The Public Sector Transparency Board was set up by the Prime Minister to drive forward the Government’s transparency agenda. It is chaired by the Minister for the Cabinet Office, Francis Maude, and its members are a mix of public sector data specialists and data experts.
Sir Tim Berners-Lee is a British engineer and computer scientist who invented the World Wide Web, making the first proposal for it in 1989. He is the Director of the World Wide Web Consortium (W3C), a Web standards organization, and also a Director of the World Wide Web Foundation, which furthers the potential of the Web to benefit humanity. Sir Tim is a Professor of Engineering at MIT as well as a Professor in the Electronics and Computer Science Department at the University of Southampton.
In 2009 he began to work with the UK Government to help make data more open and accessible. He and Professor Nigel Shadbolt are the two leading figures behind data.gov.uk, the online portal designed to open up almost all public sector data for free re-use. Sir Tim is a Fellow of the Royal Society and the recipient of several international awards.
Rufus Pollock is a Director of the Open Knowledge Foundation which he co-founded in 2004 and the Mead Fellow in Economics at Emmanuel College, University of Cambridge. He has worked extensively as a scholar, coder and activist on the technological, social and legal issues surrounding the opening up of knowledge. As an economist his work has focused on researching innovation and its implications for intellectual property policy.
Rufus co-founded the Open Rights Group in 2005 and was on its board until 2008. He served as director of the UK branch of the Foundation for a Free Information Infrastructure from 2004 to 2006 and as policy adviser to Creative Commons UK from 2003-2007.
Nigel Shadbolt is Professor of Artificial Intelligence (AI) and Deputy Head (Research) of the School of Electronics and Computer Science at the University of Southampton. He is a Director of the Web Science Trust and also of the Web Foundation, both of which are committed to advance understanding of the Web and promote its positive impact on society.
In 2009 he was appointed, together with Sir Tim Berners-Lee, to help transform public access to government information. A major output of this work has been the data.gov.uk site - a single point of access for all government non-personal public data. He has been involved in a wide range of entrepreneurial activities, helping to shape the development of many companies recognised as technology pioneers. Nigel is a Fellow of the Royal Academy of Engineering, the British Computer Society and the European AI Association (ECCAI).
Tom Steinberg is the founder and director of mySociety, a non-profit, open source organisation that runs many of the best-known democracy websites in the UK including the Parliamentary transparency website TheyWorkForYou and FixMyStreet. mySociety’s mission is to build websites which give people tangible benefits at the level of democracy and community and which teach the voluntary sector how they can better use technology to help citizens.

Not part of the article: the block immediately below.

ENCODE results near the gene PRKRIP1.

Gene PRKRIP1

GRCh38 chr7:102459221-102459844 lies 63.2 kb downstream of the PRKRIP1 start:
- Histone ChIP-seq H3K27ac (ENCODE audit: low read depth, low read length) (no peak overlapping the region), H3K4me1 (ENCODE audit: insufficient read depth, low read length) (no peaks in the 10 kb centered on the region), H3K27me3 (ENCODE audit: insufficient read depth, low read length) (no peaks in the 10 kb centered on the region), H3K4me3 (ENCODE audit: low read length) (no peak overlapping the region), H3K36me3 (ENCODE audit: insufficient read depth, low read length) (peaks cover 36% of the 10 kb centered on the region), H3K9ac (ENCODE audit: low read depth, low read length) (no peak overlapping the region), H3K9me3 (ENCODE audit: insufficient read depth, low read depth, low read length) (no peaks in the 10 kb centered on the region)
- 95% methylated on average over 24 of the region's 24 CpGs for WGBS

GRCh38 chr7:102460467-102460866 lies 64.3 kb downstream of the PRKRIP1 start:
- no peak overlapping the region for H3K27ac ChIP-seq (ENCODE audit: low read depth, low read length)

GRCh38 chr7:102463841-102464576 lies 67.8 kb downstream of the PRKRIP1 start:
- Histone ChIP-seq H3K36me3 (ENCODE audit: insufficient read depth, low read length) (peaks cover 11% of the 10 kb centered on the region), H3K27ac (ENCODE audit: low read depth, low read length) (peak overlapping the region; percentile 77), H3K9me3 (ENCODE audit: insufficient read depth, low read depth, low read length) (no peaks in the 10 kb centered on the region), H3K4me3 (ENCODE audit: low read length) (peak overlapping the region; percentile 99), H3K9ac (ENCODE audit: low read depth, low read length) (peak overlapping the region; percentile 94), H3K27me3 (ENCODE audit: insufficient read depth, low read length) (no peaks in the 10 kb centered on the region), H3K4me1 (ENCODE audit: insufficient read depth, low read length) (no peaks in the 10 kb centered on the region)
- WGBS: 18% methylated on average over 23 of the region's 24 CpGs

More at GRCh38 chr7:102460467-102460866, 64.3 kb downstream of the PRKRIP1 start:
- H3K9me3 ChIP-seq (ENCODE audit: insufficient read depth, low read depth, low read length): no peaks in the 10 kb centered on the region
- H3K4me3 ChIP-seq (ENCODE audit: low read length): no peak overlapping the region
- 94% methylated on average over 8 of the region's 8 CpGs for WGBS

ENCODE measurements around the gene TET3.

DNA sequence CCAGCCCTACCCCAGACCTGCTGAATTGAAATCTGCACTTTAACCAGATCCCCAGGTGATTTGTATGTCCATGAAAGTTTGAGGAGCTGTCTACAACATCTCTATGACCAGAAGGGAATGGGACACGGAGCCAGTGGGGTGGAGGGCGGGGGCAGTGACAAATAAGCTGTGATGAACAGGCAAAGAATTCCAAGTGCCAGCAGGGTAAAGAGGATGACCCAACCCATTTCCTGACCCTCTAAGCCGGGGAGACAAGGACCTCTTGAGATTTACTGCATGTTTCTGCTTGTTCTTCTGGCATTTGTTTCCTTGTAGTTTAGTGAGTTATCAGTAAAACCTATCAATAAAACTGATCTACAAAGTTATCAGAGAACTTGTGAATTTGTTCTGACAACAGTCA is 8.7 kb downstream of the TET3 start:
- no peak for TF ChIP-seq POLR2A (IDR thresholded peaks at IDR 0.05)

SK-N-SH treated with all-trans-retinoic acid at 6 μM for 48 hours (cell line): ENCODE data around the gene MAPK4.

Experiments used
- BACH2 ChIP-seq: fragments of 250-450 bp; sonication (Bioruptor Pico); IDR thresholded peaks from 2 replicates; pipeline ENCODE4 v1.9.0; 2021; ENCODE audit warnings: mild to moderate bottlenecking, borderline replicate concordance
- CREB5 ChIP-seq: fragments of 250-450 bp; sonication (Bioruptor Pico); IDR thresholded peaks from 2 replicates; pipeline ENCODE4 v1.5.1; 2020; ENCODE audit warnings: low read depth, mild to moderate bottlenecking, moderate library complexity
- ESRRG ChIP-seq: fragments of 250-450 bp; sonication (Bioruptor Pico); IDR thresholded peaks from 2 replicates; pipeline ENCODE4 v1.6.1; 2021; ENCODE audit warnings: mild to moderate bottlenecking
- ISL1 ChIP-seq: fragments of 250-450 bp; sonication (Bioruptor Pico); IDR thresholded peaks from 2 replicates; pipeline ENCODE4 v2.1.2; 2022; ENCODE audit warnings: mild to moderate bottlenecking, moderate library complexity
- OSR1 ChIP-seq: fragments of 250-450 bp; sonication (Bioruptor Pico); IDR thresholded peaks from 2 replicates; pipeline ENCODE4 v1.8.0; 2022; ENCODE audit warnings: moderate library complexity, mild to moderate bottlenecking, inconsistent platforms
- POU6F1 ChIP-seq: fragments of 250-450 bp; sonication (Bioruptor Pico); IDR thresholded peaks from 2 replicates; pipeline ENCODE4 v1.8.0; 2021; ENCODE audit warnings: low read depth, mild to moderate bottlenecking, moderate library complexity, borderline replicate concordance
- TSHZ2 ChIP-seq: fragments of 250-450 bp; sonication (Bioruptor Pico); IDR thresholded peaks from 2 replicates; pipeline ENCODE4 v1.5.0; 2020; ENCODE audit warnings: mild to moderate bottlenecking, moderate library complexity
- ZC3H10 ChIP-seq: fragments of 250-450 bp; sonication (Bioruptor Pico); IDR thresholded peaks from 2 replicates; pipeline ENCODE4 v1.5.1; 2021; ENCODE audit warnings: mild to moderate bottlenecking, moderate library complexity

Tom worked in the Prime Minister’s Strategy Unit as a policy analyst from 2001 to 2003. His most recent publication is The Power of Information Review, co-authored with Ed Mayo and the Strategy Unit in 2007. Tom is convinced of the urgent need for substantial reform in the provision of public sector information from organisations like the Ordnance Survey.
Andrew Stott was Director for Transparency and Digital Engagement for the United Kingdom Government. He led the work to open up government data and create "data.gov.uk"; and after the 2010 Election he led the implementation of the new Government's commitments on Transparency of central and local government including delivery of the Prime Minister's personal pledges to release key finance and staffing data within the Government's first six months in office. His role also included responsibility for increasing the Government's capability to use new media to communicate and collaborate with the public, including the crowd-sourcing of ideas for spending reductions and increasing civil liberties and the greater use of the major social media platforms include Facebook and Twitter.
Following his retirement in December 2010 he continues to advise UK Ministers on the release of government data and other parts of their e-government programme as a member of the UK Public Sector Transparency Board, as well as advising other governments and contributing to the international development of the Open Data agenda.
Between 2004 and 2009 Andrew Stott was UK Government Deputy Chief Information Officer and Chair of the UK Government Chief Technology Officers Council. He joined the civil service in 1976 and subsequently worked in a variety of UK public sector bodies including the Department for Transport, the Department for Work and Pensions, HM Prison Service, the Post Office and the Cabinet Office in policy, finance, programme management and in both strategy and implementation roles in information technology. He is a graduate of the University of Cambridge with a MA in both Mathematics and Law.